Some of the imagery in vv. 12-15 could be taken to mean that the young woman is a virgin, implying that the context of these songs involves the wedding night of the couple (cf. the setting of 3:4-11). A moralistic interpretation of the Song virtually requires that the sexual intercourse described (or alluded to) in the poems can only take place when the two are married. The latched entrance to the garden and the sealed spring have been interpreted as references to virginity—only when the two are married will the entrance (to the girl’s sexuality) be opened.
It is certainly possible to read the Song—the poem in vv. 12-15 at any rate—in this manner. Pope notes, for example (p. 488), that in Arabic a girl who is no longer a virgin can be referred to as “opened” (maftûµa[t]). However, one must be extremely cautious about reading such specific meanings into the poetry here. As I mentioned in the earlier note on v. 12, the seal (vb <t^j*) properly signifies ownership, not the closing off of the spring. The seal indicates that the garden with its spring (that is, the sexuality of the young woman) belongs to her beloved alone—no other man can (or should) have access to it. The emphasis is thus on exclusivity, rather than virginity. In the world of the Song’s love poetry, the boy and girl belong to each other (2:16; 6:3a), regardless of whether they are currently married (or engaged to be married). The concluding sections of each movement (3:4-11; chap. 8) certainly point to the expectation and anticipation of a wedding, but I am not at all convinced that this is a significant theme in the earlier portions. Indeed, as we shall see, the scenario in 5:2-8 (like the similar scene in 3:1-3) strongly indicates that the two lovers are unmarried.
Jewish and Early Christian Interpretation (on vv. 12-15)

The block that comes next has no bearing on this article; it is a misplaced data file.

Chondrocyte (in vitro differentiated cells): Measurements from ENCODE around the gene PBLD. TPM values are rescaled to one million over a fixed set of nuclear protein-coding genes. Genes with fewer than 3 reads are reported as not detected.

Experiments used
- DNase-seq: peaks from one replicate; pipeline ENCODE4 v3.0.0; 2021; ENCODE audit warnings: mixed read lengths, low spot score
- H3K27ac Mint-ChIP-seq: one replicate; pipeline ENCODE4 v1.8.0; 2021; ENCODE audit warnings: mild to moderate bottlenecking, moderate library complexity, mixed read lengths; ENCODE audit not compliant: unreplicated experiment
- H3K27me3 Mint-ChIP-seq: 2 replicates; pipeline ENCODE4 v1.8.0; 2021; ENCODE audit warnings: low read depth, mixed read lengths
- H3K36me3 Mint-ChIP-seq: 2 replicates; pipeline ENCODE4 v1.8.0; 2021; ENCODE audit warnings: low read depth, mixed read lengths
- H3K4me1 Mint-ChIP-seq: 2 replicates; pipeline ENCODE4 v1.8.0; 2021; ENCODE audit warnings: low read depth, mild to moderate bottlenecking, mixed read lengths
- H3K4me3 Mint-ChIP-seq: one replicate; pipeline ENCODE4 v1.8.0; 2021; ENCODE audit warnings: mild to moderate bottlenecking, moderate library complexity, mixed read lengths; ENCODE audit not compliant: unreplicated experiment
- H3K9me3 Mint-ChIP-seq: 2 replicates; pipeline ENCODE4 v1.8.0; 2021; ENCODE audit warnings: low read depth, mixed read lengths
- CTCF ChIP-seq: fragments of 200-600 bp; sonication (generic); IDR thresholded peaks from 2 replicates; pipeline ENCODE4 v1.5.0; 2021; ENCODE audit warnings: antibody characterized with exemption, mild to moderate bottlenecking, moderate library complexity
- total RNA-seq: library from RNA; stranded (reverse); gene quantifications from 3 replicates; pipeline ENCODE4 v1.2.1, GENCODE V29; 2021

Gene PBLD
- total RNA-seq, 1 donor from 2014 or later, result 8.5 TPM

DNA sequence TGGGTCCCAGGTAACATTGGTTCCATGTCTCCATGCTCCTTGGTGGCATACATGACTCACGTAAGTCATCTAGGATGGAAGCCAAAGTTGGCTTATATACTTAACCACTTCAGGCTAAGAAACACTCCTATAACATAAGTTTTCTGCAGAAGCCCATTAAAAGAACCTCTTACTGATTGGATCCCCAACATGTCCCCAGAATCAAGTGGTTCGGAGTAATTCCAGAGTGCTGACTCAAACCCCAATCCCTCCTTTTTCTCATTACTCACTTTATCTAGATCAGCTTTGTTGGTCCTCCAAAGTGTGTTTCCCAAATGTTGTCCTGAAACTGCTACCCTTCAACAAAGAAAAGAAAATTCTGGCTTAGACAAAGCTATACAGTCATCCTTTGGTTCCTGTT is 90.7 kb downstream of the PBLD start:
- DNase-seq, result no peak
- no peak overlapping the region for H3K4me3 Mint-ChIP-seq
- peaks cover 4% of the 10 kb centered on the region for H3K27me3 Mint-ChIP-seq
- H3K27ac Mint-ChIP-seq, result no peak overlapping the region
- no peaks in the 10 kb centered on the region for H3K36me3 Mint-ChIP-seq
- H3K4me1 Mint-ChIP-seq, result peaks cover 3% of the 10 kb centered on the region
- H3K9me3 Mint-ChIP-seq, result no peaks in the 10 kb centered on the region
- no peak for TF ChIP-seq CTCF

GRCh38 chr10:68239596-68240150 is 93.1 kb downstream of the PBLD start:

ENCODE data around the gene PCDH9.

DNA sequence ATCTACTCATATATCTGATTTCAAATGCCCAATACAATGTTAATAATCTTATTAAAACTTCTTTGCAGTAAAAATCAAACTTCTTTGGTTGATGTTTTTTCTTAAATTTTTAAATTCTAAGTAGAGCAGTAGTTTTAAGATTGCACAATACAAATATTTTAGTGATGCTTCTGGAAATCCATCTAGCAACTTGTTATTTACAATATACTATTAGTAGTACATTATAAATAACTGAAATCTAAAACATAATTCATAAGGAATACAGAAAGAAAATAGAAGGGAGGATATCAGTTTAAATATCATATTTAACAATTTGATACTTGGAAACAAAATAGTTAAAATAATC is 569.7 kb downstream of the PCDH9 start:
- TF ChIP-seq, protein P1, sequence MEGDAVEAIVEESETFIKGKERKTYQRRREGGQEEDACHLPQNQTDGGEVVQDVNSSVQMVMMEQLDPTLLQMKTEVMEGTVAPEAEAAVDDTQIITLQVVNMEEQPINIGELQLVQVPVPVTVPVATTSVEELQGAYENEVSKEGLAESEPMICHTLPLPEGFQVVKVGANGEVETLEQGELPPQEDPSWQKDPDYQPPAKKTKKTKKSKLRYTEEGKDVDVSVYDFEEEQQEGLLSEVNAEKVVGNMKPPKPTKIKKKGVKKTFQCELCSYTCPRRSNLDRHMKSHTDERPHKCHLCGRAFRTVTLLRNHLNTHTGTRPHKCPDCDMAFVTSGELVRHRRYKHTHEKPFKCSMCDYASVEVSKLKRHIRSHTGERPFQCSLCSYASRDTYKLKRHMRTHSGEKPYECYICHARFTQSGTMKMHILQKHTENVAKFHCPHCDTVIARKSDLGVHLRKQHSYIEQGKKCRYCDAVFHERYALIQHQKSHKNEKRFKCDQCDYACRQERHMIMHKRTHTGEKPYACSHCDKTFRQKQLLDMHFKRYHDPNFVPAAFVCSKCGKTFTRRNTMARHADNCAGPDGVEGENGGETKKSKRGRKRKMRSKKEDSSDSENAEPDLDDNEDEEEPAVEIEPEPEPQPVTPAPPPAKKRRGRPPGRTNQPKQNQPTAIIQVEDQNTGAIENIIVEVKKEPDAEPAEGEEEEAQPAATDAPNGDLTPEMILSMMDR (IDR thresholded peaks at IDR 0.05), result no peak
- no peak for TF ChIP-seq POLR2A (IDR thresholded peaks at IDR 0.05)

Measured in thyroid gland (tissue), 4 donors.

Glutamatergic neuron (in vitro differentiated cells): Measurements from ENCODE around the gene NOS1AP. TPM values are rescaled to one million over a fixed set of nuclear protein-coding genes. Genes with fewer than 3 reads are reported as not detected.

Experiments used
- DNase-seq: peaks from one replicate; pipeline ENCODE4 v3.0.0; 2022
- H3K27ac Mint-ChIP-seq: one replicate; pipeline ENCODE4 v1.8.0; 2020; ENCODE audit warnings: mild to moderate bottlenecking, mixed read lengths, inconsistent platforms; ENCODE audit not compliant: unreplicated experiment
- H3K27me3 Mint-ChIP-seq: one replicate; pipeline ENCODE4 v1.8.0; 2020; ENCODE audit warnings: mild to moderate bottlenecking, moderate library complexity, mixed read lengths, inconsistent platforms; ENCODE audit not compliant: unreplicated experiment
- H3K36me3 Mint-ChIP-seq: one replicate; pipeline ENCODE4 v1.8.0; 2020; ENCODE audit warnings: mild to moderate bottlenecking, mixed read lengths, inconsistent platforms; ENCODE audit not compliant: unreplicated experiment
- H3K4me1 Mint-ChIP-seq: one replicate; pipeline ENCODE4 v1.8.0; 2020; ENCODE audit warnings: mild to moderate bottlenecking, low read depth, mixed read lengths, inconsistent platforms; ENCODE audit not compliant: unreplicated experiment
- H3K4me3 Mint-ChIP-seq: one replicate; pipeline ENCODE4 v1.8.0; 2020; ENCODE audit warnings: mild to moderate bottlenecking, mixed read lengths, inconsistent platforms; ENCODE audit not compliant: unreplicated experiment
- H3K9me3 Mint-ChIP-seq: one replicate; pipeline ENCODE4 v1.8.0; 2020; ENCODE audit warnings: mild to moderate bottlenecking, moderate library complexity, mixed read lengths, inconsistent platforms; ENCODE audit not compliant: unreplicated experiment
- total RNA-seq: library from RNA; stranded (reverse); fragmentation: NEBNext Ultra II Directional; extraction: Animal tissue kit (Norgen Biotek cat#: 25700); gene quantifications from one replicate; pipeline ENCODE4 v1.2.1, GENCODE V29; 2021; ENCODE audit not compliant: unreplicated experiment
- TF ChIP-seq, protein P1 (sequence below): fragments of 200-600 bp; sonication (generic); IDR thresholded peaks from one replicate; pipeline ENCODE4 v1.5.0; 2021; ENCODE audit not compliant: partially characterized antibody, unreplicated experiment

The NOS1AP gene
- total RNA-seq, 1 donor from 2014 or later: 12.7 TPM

Interestingly, the Targum tends to forgo its typical allegorical interpretation in these verses, relating verse 12, for example, more realistically to the question of female sexuality (and of relationships between men and women). The garden setting naturally brings to mind the paradise of Eden for the first couple in the Genesis account. The Midrash also explains verse 12 primarily in terms of sexual relations. Verse 13 was applied by the Targum to the young men of Israel, who follow the precepts of the Torah and love their wives, fulfilling their parental duty in bearing children, etc. The Midrash explained the noun jl^v# according to the fundamental meaning of something “sent”, in the sense of bridal gifts, broadened allegorically to the context of Israel as the Bride of God (and/or of the Messiah). Little attention was paid to the list of spices, etc, in verse 14, while the waters of “Lebanon” in v. 15 were given a strong allegorical explanation, in terms of blessings on those in Israel who study the Law and in the ritual sense of the water used for offerings on the altar of the Jerusalem Temple. The Midrash Rabbah notes that the word ra@B= (“well”) occurs 48 times in the Torah, corresponding to the “number of qualities by which knowledge of the Torah is acquired” (cf. Pirke Abot vi.6). Cf. Pope. pp. 489, 492, 494-7.